Minister creates uncertainty regarding sexuality education
22 November 2019
The answers provided by the Minister of Basic Education, Ms Angie Motshekga, to parliamentary questions about the Comprehensive Sexuality Education (generally known as CSE) are either calculated and vague or she is not quite sure what is going on in her Department.
On Tuesday, she said in a written answer to a question posed by the FF Plus that there is no new curriculum and that CSE has been taught in South African schools since 2001.
Thus, she is ignoring the fact that the so-called Curriculum Assessment Policy Statements (generally known as CAPS) only provide broad guidelines and that the actual content is determined by textbooks, lesson plans and class presentations.
So, introducing new lesson plans comes down to implementing a new curriculum even through CAPS remain unchanged.
In addition, CSE is an approach to sexuality education that only came under discussion for the first time in education circles in 2013 (specifically under the guidance of UNESCO).
Furthermore, the Minister declared that the so-called scripted lesson plans were tested at 1500 schools this year as part of a pilot programme. She envisions that it will be fully implemented in 2021.
In Parliament on Wednesday, the FF Plus asked unequivocally what is being planned for 2020. Her answer was that CSE will be implemented at 1500 schools as part of a pilot programme. This raises the question of what was done this past year, then?
In her written answer, Minister Motshekga also responded to the question of when the Department will consult with parents and teachers. Her response was that parents were “sensitised” by school governing bodies and that teachers were trained and are being trained.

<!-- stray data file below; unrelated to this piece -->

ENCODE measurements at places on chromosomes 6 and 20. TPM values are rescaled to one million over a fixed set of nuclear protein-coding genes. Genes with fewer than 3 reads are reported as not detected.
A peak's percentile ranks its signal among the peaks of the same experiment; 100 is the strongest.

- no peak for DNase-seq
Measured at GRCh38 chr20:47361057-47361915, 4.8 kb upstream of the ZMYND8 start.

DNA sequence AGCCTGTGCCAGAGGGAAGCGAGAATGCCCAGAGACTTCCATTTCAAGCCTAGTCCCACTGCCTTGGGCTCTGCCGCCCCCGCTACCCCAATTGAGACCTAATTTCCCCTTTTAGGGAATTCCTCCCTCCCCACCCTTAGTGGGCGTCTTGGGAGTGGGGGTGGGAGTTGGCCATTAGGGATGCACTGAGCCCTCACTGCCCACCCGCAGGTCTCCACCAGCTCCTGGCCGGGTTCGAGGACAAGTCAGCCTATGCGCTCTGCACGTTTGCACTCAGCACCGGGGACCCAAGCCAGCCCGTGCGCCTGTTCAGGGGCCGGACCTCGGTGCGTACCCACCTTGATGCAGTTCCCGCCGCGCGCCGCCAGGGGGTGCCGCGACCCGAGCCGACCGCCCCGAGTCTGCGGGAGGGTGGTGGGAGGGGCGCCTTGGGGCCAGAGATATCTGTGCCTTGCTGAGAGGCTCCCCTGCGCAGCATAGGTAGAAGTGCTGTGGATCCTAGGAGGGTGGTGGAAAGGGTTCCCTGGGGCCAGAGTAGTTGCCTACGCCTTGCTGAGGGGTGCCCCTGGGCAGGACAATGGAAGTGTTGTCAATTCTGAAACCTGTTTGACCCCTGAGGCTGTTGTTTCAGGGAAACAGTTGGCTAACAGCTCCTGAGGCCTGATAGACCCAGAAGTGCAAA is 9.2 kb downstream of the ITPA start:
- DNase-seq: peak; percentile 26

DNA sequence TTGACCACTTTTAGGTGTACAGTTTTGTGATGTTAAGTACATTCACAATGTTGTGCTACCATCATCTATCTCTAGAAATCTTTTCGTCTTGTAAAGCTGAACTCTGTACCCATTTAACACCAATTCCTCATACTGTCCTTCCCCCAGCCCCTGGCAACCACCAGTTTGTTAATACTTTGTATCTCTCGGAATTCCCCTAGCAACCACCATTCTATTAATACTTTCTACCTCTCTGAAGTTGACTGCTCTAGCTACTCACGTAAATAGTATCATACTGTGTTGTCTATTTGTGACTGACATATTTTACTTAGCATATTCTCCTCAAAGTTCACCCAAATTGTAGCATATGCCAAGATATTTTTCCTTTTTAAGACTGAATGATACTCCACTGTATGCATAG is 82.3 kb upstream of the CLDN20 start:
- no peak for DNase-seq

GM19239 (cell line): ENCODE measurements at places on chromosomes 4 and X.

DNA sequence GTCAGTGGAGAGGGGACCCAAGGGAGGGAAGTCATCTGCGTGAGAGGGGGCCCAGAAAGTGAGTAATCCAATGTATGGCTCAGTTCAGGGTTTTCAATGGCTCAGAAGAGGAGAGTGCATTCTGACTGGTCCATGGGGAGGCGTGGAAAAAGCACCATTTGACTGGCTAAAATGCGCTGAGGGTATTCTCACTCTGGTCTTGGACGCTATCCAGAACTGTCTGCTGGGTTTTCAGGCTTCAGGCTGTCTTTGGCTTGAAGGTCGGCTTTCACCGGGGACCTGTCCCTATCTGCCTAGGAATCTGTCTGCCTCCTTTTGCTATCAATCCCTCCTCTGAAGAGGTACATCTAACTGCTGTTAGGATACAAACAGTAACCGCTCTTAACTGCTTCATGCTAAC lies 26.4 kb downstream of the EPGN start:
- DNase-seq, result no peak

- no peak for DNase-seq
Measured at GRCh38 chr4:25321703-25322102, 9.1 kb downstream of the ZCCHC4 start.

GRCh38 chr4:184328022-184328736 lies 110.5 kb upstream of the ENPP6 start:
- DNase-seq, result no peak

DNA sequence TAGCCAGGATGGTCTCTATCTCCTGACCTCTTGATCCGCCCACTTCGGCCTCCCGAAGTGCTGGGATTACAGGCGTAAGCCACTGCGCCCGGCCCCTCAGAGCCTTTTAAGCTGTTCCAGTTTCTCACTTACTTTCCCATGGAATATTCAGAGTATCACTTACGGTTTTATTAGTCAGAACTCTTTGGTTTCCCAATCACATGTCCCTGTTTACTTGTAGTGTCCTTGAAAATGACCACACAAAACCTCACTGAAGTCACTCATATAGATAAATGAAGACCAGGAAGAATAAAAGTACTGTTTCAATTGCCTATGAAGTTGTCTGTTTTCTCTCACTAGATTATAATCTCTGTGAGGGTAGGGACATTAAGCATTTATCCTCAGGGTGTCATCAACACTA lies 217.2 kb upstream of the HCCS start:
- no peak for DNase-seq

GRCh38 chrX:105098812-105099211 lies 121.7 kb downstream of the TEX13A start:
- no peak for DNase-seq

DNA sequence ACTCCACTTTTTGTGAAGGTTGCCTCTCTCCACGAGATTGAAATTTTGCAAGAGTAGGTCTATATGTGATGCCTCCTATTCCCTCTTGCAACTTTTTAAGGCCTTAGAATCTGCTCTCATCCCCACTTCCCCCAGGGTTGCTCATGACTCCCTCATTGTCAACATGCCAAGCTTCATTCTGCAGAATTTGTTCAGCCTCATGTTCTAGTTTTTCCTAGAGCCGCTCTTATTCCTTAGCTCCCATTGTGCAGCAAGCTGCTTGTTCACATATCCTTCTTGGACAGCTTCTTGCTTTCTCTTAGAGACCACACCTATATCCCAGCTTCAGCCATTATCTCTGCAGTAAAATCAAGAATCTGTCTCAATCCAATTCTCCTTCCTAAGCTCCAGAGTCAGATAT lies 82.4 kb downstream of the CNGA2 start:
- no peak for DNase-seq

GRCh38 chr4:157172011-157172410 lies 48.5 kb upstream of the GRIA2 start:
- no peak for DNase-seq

In the FF Plus's view that is not the same as consultation. In her written answer, she did say that during 2020 opportunities will be created for the relevant parties to provide feedback. The FF Plus will keep an eye out to see if this really does happen.
Another technique of deception that the Minister employed was to create a caricature of her critics and then to criticise that. She condescendingly said that there are people out there who would rather speak of “bottoms” than “buttocks”. With that she is implying that her critics do not want to speak to children about sex at all and would rather follow the approach of "hear nothing, see nothing, say nothing".
In the FF Plus's view, what parents and other interested parties should do is to download the scripted lesson plans from the internet and decide for themselves if the CSE content meets their approval, as the Department implies. And then they should do their duty as citizens and take the appropriate action.
Issued by Wynand Boshoff, FF Plus MP and chief spokesperson: Basic Education, 22 November 2019